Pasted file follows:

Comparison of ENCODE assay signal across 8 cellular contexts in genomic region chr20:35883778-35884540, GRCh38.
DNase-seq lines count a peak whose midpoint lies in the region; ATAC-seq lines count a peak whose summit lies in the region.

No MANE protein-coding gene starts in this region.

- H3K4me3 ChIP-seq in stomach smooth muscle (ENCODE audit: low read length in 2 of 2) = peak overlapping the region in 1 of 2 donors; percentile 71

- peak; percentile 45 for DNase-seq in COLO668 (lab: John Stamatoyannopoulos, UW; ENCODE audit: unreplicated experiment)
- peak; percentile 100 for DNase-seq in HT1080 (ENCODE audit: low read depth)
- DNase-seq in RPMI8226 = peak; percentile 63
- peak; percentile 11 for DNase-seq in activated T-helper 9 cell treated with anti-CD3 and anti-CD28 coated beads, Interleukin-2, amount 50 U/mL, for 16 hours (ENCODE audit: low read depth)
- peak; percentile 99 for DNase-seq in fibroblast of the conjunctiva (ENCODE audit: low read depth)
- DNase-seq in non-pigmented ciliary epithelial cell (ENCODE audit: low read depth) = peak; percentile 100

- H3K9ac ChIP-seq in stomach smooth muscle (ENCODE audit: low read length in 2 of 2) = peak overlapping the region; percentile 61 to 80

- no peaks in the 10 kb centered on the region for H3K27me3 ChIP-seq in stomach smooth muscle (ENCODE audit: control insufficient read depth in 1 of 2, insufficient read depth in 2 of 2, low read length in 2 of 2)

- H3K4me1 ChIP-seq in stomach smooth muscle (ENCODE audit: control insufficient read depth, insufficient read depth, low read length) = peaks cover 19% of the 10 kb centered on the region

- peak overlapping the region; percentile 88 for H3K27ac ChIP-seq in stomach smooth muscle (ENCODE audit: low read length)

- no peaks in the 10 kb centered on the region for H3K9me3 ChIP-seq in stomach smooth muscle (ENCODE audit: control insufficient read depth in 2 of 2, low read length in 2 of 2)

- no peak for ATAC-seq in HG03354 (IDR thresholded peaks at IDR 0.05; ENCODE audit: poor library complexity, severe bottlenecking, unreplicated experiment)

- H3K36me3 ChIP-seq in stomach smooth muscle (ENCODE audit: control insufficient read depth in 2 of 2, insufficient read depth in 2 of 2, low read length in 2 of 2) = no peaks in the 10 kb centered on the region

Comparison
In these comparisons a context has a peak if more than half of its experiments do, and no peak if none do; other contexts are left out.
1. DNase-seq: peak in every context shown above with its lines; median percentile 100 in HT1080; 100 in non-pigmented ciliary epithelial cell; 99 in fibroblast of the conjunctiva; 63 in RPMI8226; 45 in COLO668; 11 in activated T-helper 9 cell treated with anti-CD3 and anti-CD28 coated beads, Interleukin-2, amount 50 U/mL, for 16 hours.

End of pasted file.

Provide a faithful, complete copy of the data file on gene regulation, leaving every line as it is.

Comparison of ENCODE assay signal across 8 cellular contexts in genomic region chr20:35883778-35884540, GRCh38.
DNase-seq lines count a peak whose midpoint lies in the region; ATAC-seq lines count a peak whose summit lies in the region.

No MANE protein-coding gene starts in this region.

- H3K4me3 ChIP-seq in stomach smooth muscle (ENCODE audit: low read length in 2 of 2) = peak overlapping the region in 1 of 2 donors; percentile 71

- peak; percentile 45 for DNase-seq in COLO668 (lab: John Stamatoyannopoulos, UW; ENCODE audit: unreplicated experiment)
- peak; percentile 100 for DNase-seq in HT1080 (ENCODE audit: low read depth)
- DNase-seq in RPMI8226 = peak; percentile 63
- peak; percentile 11 for DNase-seq in activated T-helper 9 cell treated with anti-CD3 and anti-CD28 coated beads, Interleukin-2, amount 50 U/mL, for 16 hours (ENCODE audit: low read depth)
- peak; percentile 99 for DNase-seq in fibroblast of the conjunctiva (ENCODE audit: low read depth)
- DNase-seq in non-pigmented ciliary epithelial cell (ENCODE audit: low read depth) = peak; percentile 100

- H3K9ac ChIP-seq in stomach smooth muscle (ENCODE audit: low read length in 2 of 2) = peak overlapping the region; percentile 61 to 80

- no peaks in the 10 kb centered on the region for H3K27me3 ChIP-seq in stomach smooth muscle (ENCODE audit: control insufficient read depth in 1 of 2, insufficient read depth in 2 of 2, low read length in 2 of 2)

- H3K4me1 ChIP-seq in stomach smooth muscle (ENCODE audit: control insufficient read depth, insufficient read depth, low read length) = peaks cover 19% of the 10 kb centered on the region

- peak overlapping the region; percentile 88 for H3K27ac ChIP-seq in stomach smooth muscle (ENCODE audit: low read length)

- no peaks in the 10 kb centered on the region for H3K9me3 ChIP-seq in stomach smooth muscle (ENCODE audit: control insufficient read depth in 2 of 2, low read length in 2 of 2)

- no peak for ATAC-seq in HG03354 (IDR thresholded peaks at IDR 0.05; ENCODE audit: poor library complexity, severe bottlenecking, unreplicated experiment)

- H3K36me3 ChIP-seq in stomach smooth muscle (ENCODE audit: control insufficient read depth in 2 of 2, insufficient read depth in 2 of 2, low read length in 2 of 2) = no peaks in the 10 kb centered on the region

Comparison
In these comparisons a context has a peak if more than half of its experiments do, and no peak if none do; other contexts are left out.
1. DNase-seq: peak in every context shown above with its lines; median percentile 100 in HT1080; 100 in non-pigmented ciliary epithelial cell; 99 in fibroblast of the conjunctiva; 63 in RPMI8226; 45 in COLO668; 11 in activated T-helper 9 cell treated with anti-CD3 and anti-CD28 coated beads, Interleukin-2, amount 50 U/mL, for 16 hours.